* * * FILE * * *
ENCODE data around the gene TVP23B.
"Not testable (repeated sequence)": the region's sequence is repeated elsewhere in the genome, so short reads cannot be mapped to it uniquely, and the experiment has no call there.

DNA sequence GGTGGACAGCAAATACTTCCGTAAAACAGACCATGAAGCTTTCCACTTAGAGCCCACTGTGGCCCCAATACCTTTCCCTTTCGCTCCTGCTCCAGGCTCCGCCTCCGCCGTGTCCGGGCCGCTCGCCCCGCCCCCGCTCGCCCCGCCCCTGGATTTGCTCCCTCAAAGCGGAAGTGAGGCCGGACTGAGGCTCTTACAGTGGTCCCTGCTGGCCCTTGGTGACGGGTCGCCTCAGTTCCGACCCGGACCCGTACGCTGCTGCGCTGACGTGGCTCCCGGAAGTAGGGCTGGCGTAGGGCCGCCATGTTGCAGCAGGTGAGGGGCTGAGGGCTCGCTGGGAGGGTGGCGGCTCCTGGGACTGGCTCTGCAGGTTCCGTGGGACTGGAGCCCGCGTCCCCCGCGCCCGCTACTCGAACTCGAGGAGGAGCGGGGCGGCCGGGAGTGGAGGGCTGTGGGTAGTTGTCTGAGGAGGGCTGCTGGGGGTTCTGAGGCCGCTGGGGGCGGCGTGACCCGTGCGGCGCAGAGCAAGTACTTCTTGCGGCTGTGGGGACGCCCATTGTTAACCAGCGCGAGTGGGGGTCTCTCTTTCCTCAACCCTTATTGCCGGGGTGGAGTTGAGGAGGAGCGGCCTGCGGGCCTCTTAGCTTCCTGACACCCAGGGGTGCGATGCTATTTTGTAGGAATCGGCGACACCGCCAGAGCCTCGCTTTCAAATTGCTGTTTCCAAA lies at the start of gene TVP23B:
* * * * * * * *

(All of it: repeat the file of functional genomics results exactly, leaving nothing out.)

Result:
ENCODE data around the gene TVP23B.
"Not testable (repeated sequence)": the region's sequence is repeated elsewhere in the genome, so short reads cannot be mapped to it uniquely, and the experiment has no call there.

DNA sequence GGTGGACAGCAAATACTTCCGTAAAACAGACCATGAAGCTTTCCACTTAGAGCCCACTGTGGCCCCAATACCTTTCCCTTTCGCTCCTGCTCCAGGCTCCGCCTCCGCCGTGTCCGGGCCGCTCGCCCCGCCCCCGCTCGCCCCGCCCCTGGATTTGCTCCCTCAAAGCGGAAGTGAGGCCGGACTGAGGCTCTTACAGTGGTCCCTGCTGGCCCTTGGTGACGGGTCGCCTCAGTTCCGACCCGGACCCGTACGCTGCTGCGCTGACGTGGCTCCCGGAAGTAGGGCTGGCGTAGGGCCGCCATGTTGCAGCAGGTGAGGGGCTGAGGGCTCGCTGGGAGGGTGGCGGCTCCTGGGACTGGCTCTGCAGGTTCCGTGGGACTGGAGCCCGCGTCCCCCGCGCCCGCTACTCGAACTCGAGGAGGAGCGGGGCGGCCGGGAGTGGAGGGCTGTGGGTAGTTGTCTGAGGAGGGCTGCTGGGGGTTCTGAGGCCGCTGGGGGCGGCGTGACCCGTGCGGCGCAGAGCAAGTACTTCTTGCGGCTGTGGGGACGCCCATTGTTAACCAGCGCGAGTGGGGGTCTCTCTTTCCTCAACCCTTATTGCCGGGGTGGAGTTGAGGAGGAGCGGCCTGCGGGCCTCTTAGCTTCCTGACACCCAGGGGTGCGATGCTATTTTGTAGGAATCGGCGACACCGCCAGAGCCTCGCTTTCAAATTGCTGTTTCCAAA lies at the start of gene TVP23B: